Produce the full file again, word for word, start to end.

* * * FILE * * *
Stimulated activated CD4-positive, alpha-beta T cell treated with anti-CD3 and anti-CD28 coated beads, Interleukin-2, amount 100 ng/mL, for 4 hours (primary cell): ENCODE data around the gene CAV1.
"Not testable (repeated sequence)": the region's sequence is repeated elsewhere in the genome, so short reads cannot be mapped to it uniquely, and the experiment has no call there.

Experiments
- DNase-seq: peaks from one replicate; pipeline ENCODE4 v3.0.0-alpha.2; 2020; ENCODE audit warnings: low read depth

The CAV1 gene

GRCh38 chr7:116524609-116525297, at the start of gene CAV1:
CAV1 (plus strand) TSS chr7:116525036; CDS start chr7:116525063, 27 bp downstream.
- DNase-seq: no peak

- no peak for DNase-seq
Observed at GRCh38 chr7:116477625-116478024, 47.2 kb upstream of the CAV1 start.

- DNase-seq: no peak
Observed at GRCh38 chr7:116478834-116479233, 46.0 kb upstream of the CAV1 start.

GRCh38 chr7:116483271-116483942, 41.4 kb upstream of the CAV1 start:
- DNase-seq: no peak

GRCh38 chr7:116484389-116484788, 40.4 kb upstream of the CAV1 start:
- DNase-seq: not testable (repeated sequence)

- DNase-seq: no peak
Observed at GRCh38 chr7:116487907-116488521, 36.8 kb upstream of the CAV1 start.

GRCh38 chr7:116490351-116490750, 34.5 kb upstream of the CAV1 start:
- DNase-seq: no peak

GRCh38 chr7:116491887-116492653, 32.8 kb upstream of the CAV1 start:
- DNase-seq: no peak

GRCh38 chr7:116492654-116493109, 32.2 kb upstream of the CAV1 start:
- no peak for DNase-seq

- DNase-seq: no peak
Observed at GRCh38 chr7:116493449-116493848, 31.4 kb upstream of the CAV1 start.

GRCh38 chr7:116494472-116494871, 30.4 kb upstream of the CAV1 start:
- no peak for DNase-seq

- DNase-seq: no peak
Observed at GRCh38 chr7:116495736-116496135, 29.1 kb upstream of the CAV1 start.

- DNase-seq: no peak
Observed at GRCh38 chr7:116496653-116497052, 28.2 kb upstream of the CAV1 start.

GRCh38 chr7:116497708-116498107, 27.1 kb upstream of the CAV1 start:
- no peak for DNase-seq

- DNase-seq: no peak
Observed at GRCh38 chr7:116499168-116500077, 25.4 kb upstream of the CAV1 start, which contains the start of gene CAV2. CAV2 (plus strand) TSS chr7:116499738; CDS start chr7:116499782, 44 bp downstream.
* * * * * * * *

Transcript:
Stimulated activated CD4-positive, alpha-beta T cell treated with anti-CD3 and anti-CD28 coated beads, Interleukin-2, amount 100 ng/mL, for 4 hours (primary cell): ENCODE data around the gene CAV1.
"Not testable (repeated sequence)": the region's sequence is repeated elsewhere in the genome, so short reads cannot be mapped to it uniquely, and the experiment has no call there.

Experiments
- DNase-seq: peaks from one replicate; pipeline ENCODE4 v3.0.0-alpha.2; 2020; ENCODE audit warnings: low read depth

The CAV1 gene

GRCh38 chr7:116524609-116525297, at the start of gene CAV1:
CAV1 (plus strand) TSS chr7:116525036; CDS start chr7:116525063, 27 bp downstream.
- DNase-seq: no peak

- no peak for DNase-seq
Observed at GRCh38 chr7:116477625-116478024, 47.2 kb upstream of the CAV1 start.

- DNase-seq: no peak
Observed at GRCh38 chr7:116478834-116479233, 46.0 kb upstream of the CAV1 start.

GRCh38 chr7:116483271-116483942, 41.4 kb upstream of the CAV1 start:
- DNase-seq: no peak

GRCh38 chr7:116484389-116484788, 40.4 kb upstream of the CAV1 start:
- DNase-seq: not testable (repeated sequence)

- DNase-seq: no peak
Observed at GRCh38 chr7:116487907-116488521, 36.8 kb upstream of the CAV1 start.

GRCh38 chr7:116490351-116490750, 34.5 kb upstream of the CAV1 start:
- DNase-seq: no peak

GRCh38 chr7:116491887-116492653, 32.8 kb upstream of the CAV1 start:
- DNase-seq: no peak

GRCh38 chr7:116492654-116493109, 32.2 kb upstream of the CAV1 start:
- no peak for DNase-seq

- DNase-seq: no peak
Observed at GRCh38 chr7:116493449-116493848, 31.4 kb upstream of the CAV1 start.

GRCh38 chr7:116494472-116494871, 30.4 kb upstream of the CAV1 start:
- no peak for DNase-seq

- DNase-seq: no peak
Observed at GRCh38 chr7:116495736-116496135, 29.1 kb upstream of the CAV1 start.

- DNase-seq: no peak
Observed at GRCh38 chr7:116496653-116497052, 28.2 kb upstream of the CAV1 start.

GRCh38 chr7:116497708-116498107, 27.1 kb upstream of the CAV1 start:
- no peak for DNase-seq

- DNase-seq: no peak
Observed at GRCh38 chr7:116499168-116500077, 25.4 kb upstream of the CAV1 start, which contains the start of gene CAV2. CAV2 (plus strand) TSS chr7:116499738; CDS start chr7:116499782, 44 bp downstream.